This new rule, first authorized in the 1990 Clean Air Act amendments, is a win for environmentalists who were furious with the White House for dropping EPA's review of ozone limits earlier in 2011.
The EPA estimates that compliance with the rule will cost the power plant industry $9.6 billion, and provide health benefits of $37 billion. Opponents of the measure charge that the new regulations will cost the country too much to justify.
John H. Broder reports: "Scott H. Segal, who represents utilities that will be affected by the new rule, said that the E.P.A. was playing down the costs and double-counting the benefits. 'The bottom line,' he said in an analysis of the regulation, "this rule is the most expensive air rule that E.P.A. has ever proposed in terms of direct costs. It is certainly the most extensive intervention into the power market and job market that E.P.A. has ever attempted to implement.' "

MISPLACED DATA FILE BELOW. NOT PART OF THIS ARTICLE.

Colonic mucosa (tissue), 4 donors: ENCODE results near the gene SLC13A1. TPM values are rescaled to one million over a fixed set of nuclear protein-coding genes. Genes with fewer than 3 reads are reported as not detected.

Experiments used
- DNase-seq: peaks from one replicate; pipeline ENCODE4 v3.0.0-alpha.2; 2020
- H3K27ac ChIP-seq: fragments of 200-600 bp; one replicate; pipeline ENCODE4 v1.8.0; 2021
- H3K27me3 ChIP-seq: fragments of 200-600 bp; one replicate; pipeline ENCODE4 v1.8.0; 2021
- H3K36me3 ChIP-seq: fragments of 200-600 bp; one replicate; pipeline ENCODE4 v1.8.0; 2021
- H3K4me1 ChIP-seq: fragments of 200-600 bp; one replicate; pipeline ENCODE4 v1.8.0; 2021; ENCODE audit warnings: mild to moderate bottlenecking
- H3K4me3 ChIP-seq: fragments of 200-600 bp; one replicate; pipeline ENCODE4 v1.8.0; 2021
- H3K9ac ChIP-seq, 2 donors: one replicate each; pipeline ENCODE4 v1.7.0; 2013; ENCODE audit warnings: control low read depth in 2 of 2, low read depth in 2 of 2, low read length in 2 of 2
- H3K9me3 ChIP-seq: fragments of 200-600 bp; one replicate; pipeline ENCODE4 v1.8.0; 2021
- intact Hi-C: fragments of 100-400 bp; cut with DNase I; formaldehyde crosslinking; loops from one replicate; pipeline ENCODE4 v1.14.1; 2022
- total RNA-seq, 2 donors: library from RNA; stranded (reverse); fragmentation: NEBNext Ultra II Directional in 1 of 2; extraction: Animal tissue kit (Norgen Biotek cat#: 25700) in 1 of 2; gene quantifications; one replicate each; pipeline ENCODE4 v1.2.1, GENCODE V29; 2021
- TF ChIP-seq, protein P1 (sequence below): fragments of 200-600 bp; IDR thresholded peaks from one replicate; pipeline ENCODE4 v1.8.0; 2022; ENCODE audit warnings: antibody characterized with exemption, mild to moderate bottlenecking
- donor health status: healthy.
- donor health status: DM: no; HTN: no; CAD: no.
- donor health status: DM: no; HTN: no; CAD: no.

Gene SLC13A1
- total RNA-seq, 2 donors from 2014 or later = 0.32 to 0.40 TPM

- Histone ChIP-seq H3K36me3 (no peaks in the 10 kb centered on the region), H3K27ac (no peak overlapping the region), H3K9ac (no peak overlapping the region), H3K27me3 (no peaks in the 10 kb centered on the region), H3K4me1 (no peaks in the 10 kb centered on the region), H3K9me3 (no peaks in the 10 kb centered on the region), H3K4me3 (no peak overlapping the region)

The new rule is formally known as the Mercury and Air Toxics Standards, or MATS.
The EPA estimates that the new safeguards will prevent as many as 11,000 premature deaths and 4,700 heart attacks a year. The standards will also help America's children grow up healthier – preventing 130,000 cases of childhood asthma symptoms and about 6,300 fewer cases of acute bronchitis among children each year. According to the EPA Power plants are the largest remaining source of several toxic air pollutants, including mercury, arsenic, cyanide, and a range of other dangerous pollutants, and are responsible for half of the mercury and over 75 percent of the acid gas emissions in the United States.
Shortly after the announcement, The White House released a video in which the president discusses the rules: